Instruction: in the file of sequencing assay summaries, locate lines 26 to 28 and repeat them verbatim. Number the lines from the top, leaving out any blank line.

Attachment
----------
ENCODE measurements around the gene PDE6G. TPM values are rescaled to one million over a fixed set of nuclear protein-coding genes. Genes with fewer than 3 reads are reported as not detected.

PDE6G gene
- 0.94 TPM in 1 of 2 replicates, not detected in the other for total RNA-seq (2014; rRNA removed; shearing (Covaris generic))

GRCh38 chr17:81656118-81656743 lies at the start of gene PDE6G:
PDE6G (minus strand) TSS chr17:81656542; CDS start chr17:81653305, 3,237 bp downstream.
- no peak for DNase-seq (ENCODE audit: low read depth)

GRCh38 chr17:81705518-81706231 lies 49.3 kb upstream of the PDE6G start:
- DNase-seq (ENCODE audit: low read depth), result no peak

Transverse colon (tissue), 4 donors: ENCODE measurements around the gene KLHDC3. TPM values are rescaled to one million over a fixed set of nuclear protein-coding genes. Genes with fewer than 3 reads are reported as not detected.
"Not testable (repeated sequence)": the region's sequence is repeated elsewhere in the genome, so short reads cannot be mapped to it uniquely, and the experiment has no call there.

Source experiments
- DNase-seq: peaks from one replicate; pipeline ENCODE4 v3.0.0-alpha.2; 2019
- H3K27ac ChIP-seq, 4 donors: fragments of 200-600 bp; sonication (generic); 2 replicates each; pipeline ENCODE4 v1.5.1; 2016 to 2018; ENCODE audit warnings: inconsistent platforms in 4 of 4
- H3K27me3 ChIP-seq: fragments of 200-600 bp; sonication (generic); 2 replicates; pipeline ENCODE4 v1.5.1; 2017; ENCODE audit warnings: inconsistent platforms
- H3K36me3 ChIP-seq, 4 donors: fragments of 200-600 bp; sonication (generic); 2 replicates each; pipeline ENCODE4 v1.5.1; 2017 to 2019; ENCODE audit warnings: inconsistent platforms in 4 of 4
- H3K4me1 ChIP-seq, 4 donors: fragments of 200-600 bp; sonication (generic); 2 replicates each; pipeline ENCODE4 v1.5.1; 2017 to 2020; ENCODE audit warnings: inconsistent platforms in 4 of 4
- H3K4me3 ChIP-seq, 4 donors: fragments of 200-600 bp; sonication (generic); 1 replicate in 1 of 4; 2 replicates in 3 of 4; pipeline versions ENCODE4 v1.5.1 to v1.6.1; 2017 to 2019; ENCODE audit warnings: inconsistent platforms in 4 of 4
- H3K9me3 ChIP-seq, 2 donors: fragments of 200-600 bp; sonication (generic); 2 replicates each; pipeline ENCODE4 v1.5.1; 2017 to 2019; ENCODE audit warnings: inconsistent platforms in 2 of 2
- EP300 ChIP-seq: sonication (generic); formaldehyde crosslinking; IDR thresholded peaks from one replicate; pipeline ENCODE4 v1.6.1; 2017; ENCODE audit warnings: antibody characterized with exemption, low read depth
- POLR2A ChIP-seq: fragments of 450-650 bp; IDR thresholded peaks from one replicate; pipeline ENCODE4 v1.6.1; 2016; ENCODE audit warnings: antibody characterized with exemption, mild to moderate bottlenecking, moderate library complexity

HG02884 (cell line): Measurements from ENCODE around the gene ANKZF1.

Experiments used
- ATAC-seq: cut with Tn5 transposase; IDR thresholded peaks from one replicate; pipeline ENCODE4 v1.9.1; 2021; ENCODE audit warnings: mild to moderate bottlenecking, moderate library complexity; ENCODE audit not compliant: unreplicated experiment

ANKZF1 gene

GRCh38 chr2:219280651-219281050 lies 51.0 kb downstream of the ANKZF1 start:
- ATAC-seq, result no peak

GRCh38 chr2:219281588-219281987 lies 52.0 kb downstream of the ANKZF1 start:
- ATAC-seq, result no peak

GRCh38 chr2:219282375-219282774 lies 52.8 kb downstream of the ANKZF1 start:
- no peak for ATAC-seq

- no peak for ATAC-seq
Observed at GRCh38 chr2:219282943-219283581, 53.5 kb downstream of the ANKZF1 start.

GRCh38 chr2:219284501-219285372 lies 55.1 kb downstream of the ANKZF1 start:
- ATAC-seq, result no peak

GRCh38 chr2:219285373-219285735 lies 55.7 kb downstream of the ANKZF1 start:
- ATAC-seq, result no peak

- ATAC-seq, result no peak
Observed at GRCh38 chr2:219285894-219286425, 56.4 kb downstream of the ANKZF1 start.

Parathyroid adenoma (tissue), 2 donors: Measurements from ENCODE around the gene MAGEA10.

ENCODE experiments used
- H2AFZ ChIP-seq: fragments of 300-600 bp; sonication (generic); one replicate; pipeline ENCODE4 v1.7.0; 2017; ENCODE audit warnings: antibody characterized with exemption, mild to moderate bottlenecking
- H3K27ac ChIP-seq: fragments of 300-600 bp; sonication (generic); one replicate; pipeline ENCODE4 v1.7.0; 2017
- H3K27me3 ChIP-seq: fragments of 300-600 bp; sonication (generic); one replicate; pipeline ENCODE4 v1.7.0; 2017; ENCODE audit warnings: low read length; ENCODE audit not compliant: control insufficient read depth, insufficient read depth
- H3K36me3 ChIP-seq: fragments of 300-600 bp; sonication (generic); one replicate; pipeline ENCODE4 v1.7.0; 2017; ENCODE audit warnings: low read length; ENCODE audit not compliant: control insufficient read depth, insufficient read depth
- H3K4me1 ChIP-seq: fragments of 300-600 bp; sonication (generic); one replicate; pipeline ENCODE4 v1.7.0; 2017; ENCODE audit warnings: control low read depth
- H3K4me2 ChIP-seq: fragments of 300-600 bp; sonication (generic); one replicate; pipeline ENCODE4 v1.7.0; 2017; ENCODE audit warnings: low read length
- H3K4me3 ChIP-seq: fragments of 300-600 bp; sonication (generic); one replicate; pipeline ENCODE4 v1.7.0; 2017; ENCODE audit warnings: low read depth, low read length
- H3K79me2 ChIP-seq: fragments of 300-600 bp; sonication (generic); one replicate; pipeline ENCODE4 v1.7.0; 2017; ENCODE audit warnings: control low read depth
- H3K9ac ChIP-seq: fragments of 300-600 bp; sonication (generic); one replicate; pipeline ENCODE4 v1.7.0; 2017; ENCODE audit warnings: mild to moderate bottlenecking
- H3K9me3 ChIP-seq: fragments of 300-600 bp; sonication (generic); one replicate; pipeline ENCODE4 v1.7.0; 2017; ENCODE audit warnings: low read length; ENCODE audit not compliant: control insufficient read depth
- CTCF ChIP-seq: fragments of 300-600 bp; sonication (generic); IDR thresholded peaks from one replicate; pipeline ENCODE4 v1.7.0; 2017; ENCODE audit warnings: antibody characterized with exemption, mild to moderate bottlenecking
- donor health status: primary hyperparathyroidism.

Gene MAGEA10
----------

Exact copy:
- ATAC-seq, result no peak

GRCh38 chr2:219281588-219281987 lies 52.0 kb downstream of the ANKZF1 start:
- ATAC-seq, result no peak